Crocheting is definitely on my list. Though I'm not a regular crocheter--I tend to work in spurts before holidays and occasions when I want to make gifts, it makes me so happy. I get lost in the rhythm of loops. I find I'm drawn to crocheting when I'm stressed. It, like writing (which I am just realizing didn't make the list... maybe because it is the list?) allows me to reset back to a mid line after a day of highs and lows. A night spent crocheting feels like a night spent relaxing--but there's also an end product, evidence of something done. I find my motivation is entirely connected to whether or not the item I'm making is a gift for someone I know and love (if it's not, no motivation) and I also find that without any effort, I spend the time I'm working on the project thinking about that person and what they mean to me. By the time I finish I have a product which reflects this in a very tangible way.
Sitting by a river is wordless prayer, as far as I'm concerned. I've been sitting in wonder by the American River in Northern California since I was old enough to be out of my Mom's sight. When I was a kid, I'd sit down there and sing--my voice lost in the scream of water against rock. I spent hours as a teen alone on a rock with my feet in the numbing cold. To me, a river inspires awe and serenity at the same time. There's nothing I can think of in my life that I wouldn't feel better about after some time alone by the river. The clean, muddy smells, the dance of currents across granite slabs, the sparkle of quartz and fools' gold... these things are as familiar to me as my own skin.
Another love of mine is getting lost in a good book. Not all books are good books, and what constitutes a good one is kind of nebulous anyway (says the English teacher). I'm hard-pressed to define what "good" means, but I know it when it hits me because I can't put the book down. Hours melt away. When I was a kid, my parents had to come in and take the likes of The Babysitters' Club, The Cat Who... and Anne of Green Gables books away from me at night or I wouldn't remember to sleep. It's a rare treat when I can lose time like that now, and it isn't something I can plan which makes it all the more special. Of course now it includes my Kindle, which has sparked a new excitement about reading for me. The ease with which I can acquire new books means I am devouring books fast like my thirteen year old self again.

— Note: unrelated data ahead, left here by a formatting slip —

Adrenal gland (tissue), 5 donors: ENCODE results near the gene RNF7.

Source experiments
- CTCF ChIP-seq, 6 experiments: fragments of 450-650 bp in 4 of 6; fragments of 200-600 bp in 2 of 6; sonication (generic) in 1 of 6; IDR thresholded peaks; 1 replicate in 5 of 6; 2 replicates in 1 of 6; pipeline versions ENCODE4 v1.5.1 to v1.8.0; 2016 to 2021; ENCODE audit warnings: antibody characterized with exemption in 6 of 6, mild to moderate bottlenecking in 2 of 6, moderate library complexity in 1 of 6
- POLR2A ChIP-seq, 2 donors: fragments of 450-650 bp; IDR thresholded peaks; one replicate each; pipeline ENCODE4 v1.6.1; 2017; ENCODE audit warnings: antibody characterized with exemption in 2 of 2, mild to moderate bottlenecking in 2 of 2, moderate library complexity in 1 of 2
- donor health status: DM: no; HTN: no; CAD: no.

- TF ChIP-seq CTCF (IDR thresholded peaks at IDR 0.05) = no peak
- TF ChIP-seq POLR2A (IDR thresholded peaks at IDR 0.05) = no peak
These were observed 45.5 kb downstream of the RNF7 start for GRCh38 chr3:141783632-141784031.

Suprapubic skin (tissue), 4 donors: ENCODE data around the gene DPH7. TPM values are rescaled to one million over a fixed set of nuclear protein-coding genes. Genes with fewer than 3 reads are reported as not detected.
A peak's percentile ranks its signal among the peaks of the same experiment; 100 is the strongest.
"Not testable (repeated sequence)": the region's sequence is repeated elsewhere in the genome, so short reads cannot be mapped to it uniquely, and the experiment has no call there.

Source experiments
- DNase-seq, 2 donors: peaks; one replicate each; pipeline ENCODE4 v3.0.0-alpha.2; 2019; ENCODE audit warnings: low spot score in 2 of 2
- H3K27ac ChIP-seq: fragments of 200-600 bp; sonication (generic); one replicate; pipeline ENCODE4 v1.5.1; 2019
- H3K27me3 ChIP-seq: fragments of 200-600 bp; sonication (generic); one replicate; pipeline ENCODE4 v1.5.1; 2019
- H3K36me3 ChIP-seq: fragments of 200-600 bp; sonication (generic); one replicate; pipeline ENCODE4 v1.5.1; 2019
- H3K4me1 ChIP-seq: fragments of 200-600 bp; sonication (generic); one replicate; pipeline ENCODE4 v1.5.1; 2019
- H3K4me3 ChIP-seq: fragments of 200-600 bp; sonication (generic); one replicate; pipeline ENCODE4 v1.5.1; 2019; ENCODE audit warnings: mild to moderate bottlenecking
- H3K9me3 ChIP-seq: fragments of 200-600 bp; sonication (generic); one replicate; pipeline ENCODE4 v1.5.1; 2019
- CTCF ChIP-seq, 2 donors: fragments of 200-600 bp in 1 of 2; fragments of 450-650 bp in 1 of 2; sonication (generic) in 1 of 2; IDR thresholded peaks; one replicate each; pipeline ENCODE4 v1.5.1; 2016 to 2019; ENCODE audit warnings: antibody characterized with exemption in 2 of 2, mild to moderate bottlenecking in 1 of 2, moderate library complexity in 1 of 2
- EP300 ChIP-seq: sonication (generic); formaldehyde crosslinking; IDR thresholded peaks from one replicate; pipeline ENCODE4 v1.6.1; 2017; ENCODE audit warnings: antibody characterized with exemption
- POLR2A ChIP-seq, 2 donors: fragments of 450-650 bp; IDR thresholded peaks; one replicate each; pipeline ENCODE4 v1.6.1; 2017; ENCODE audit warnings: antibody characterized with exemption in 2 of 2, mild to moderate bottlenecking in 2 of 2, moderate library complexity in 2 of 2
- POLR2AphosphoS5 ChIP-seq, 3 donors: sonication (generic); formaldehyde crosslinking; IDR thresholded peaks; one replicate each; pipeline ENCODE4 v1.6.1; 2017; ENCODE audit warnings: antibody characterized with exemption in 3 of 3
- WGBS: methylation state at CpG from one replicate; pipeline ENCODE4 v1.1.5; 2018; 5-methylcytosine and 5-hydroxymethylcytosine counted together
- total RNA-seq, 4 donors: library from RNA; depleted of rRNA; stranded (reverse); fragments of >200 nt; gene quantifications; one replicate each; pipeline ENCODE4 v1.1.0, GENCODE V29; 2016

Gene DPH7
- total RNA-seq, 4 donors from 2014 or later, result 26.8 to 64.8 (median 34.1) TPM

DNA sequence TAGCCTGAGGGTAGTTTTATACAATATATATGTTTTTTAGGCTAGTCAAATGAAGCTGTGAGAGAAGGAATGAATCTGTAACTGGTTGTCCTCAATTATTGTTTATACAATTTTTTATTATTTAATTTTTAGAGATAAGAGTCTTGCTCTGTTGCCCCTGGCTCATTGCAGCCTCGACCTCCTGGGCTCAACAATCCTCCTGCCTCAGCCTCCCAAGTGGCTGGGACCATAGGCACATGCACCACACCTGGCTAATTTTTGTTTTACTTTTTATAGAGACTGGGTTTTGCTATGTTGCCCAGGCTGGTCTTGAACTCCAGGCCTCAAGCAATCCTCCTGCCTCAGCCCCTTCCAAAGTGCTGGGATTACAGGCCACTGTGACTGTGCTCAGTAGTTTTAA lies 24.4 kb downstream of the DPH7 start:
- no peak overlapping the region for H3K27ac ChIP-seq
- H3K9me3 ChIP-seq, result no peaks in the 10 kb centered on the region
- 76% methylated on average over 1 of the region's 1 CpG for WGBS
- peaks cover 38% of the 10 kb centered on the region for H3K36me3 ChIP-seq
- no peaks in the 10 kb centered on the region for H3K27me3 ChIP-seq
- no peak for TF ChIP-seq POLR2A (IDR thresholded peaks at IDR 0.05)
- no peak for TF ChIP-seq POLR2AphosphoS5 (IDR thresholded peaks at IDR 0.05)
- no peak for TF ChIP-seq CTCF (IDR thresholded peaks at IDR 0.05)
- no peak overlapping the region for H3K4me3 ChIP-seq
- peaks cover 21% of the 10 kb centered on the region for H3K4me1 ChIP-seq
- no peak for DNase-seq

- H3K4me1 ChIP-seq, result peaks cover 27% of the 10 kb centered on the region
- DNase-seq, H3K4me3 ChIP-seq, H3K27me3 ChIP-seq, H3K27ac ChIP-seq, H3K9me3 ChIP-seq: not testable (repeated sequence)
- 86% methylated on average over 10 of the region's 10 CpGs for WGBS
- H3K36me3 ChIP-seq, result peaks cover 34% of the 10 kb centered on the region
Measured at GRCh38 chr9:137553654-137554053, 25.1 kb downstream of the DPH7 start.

It still surprises me, but I find joy in cooking dinner now as often as anything else. I've always enjoyed cooking, especially baking, but I find that our efforts to redefine our eating habits in light of E's food allergies and the reading I've been doing over the past year have resulted in a different attitude about preparing meals. Where dinner before was a "open a can of Cream of Mushroom and apply it to some meat" kind of ordeal (not that there's anything wrong with the taste or dependability of my beloved C.O.M., mind you, but it ain't the healthiest), it has now become an exercise in exploring new veggies, discovering ways to flavor naturally (herbs, onions, peppers) and educating ourselves about where our food comes from and why it tastes the way it does. Where before I'd jump at the chance to eat out as often as possible, there are definitely nights now when I would rather be at home--preparing foods I know are healthy and cooked well. I'm not saying that we don't eat out or that we don't eat poorly from time to time, but I think about food differently and I enjoy my time in the kitchen each night. I like thinking about what to make, how the puzzle of fresh things can fit together frugally and tastefully. It makes me happy to feed my family something I've made with my own hands.
Being an audience for E is my final (and dare I say, most important) activity. I'm going to brag on him a little, so indulge me. E is one of the most charming, funny, intelligent people I know. It's a good combo and he can really make me laugh. As is the way with all long-term relationships, you tend to show more of the fabulous side of yourself to people you're less comfortable with (I'm speaking about us both--and really us all, universally).. So when E is really "on" with me, I enjoy the heck out of it. I tease him mercilessly about his charm and smile (especially when it comes to the older ladies... look out, they're the demographic that responds best to him...) but all he has to do is flash that same smile at me and I'm wrapped right around his finger. E was one of my first smart-funny peers, and I have always felt encouraged to "step up" to his level in order to keep up with him. My favorite thing in the entire world is to banter with E. It makes me feel intelligent, and valued, and loved.
This fall I'll be writing about 100 Things I Love, a little bit at a time (95 to go!). Join in on the fun by commenting here, tweeting with #100Loves, or by posting on your blog and linking up.
What are 5 activities that you love?